I like it when people discuss the books they recently purchased or got from the publisher. I like knowing what type of books people keep gravitating towards, so it’s a shame that I have yet to do that. I’ve received a few awesome books that I should be shouting from the rooftops, but why haven’t I spoken about them? The short answer: I haven’t had time to focus on my own reading; I’ve been invested in others reading. C’est la vie of a bookseller.
I’ll talk about the books I’ve gotten in the past week. (I’ll talk about previously received books in another post because I’m VERY excited about these!!)
A gutsy, queer coming-of-age story perfect for fans of Nina LaCour, Rainbow Rowell, and Elizabeth Acevedo.
Juliet Milagros Palante is a self-proclaimed closeted Puerto Rican baby dyke from the Bronx. Only, she’s not so closeted anymore. Not after coming out to her family the night before flying to Portland, Oregon, to intern with her favorite feminist writer–what’s sure to be a life-changing experience. And when Juliet’s coming out crashes and burns, she’s not sure her mom will ever speak to her again.
But Juliet has a plan–sort of. Her internship with legendary author Harlowe Brisbane, the ultimate authority on feminism, women’s bodies, and other gay-sounding stuff, is sure to help her figure out this whole “Puerto Rican lesbian” thing. Except Harlowe’s white. And not from the Bronx. And she definitely doesn’t have all the answers . . .
In a summer bursting with queer brown dance parties, a sexy fling with a motorcycling librarian, and intense explorations of race and identity, Juliet learns what it means to come out–to the world, to her family, to herself.
Why do I want to read Juliet Takes A Breath? I had the privilege of seeing Gabby Rivera speak two times, and she has a way of talking about her work that makes you want to pick them up immediately. I love hearing about Juliet Takes A Breath, and how this young queer Puerto Rican girl tries to find her own voice and how to be a feminist and lesbian, and how she fits into different communities she encounters. I’m excited to see her experience and what she learns on the way.
If you ever have the opportunity to meet Gabby Rivera, please do. She’s larger than live, and her writing and the themes she incorporates will knock you off your feet, especially when you’re looking for experiences that focuses on a queer, brown and round girl.
Will other readers enjoy this? Yeah! You learn about different people’s experience and what they learn on the way, and in this case, it’s a newly out queer Puerto Rican girl navigating this new world of feminism and queerness and community.
Laura Dean, the most popular girl in high school, was Frederica Riley’s dream girl: charming, confident, and SO cute. There’s just one problem: Laura Dean is maybe not the greatest girlfriend.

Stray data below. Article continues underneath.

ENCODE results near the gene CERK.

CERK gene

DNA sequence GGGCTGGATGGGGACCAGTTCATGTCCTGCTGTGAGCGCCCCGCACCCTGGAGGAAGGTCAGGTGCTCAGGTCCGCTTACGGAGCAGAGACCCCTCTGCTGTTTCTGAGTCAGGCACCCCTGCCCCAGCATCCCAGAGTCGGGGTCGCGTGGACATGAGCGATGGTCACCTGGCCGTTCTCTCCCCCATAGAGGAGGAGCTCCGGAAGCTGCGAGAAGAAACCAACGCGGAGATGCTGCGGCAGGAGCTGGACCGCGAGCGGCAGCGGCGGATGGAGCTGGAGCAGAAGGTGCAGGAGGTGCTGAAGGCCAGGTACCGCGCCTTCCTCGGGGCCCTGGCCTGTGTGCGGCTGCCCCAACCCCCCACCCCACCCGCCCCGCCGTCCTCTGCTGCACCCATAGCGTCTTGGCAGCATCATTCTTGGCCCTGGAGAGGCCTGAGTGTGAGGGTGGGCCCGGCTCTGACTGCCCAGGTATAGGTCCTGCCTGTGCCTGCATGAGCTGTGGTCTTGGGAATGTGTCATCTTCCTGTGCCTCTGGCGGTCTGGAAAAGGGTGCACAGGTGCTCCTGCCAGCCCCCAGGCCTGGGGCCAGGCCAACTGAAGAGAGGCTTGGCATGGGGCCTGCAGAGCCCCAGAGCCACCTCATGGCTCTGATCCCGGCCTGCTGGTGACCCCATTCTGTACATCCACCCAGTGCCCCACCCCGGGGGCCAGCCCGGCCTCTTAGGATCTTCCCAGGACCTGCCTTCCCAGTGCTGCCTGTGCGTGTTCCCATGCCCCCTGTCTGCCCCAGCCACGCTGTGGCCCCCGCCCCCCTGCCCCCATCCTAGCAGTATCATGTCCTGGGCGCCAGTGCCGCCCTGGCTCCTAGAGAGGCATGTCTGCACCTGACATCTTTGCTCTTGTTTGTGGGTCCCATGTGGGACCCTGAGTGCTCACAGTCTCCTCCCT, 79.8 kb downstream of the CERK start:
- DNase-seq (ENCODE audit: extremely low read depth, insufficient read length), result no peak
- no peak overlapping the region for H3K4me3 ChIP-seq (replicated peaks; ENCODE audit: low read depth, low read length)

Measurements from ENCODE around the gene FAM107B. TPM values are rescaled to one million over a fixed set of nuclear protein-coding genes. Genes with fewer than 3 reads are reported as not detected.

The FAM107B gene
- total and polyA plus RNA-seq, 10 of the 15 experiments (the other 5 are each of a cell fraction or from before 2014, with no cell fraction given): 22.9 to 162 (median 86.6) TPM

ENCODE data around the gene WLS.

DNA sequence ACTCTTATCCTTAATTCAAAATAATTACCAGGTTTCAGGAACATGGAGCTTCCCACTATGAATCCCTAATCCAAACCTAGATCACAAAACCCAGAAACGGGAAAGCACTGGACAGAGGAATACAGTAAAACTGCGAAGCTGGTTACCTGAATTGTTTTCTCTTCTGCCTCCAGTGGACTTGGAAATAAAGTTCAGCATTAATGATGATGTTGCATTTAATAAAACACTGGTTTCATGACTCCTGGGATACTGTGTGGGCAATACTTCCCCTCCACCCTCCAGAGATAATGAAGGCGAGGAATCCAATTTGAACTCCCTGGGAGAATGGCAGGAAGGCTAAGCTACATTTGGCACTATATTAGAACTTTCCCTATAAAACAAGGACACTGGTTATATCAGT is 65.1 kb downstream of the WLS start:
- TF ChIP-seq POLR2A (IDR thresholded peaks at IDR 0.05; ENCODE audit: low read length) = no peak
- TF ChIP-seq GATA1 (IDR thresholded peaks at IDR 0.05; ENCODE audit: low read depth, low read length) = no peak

Reeling from her latest break up, Freddy’s best friend, Doodle, introduces her to the Seek-Her, a mysterious medium, who leaves Freddy some cryptic parting words: break up with her. But Laura Dean keeps coming back, and as their relationship spirals further out of her control, Freddy has to wonder if it’s really Laura Dean that’s the problem. Maybe it’s Freddy, who is rapidly losing her friends, including Doodle, who needs her now more than ever. Fortunately for Freddy, there are new friends, and the insight of advice columnists like Anna Vice to help her through being a teenager in love.
Mariko Tamaki and Rosemary Valero-O’Connell bring to life a sweet and spirited tale of young love that asks us to consider what happens when we ditch the toxic relationships we crave to embrace the healthy ones we need.
Why do I want to read Laura Dean Keeps Breaking Up With Me? I will read anything that Mariko Tamaki writes, especially when they’re graphic novels. Mariko has a way of writing characters that stays in my head for a long time.
I’ve seen panels of Laura Dean, and it’s so gorgeous. I’m excited for this queer graphic novel, and how it portrays a toxic relationship and the effects of it to the main character, Freddy.
Will other readers enjoy this? Yes!! First Second has been releasing a lot of wonderful queer graphic novels. If you love Bloom or The Princess and the Dressmaker, you will enjoy this too.
Harleen is a tough, outspoken, rebellious kid who lives in a ramshackle apartment above a karaoke cabaret owned by a drag queen named MAMA. Ever since Harleen’s parents split, MAMA has been her only family. When the cabaret becomes the next victim in the wave of gentrification that’s taking over the neighborhood, Harleen gets mad.
When Harleen decides to turn her anger into action, she is faced with two choices: join Ivy, who’s campaigning to make the neighborhood a better place to live, or join The Joker, who plans to take down Gotham one corporation at a time.
Why do I want to read Harley Quinn: Breaking Glass? I love seeing the interpretation of superhero/supervillains characters like Harley Quinn by different writers and artists. I love these DC stories being less fantastical, and more about real life people that you’d pass on the street. I want to learn more about who this Harley Quinn is.
Will other readers enjoy this? Yeah! Who doesn’t want to get to know Harley Quinn?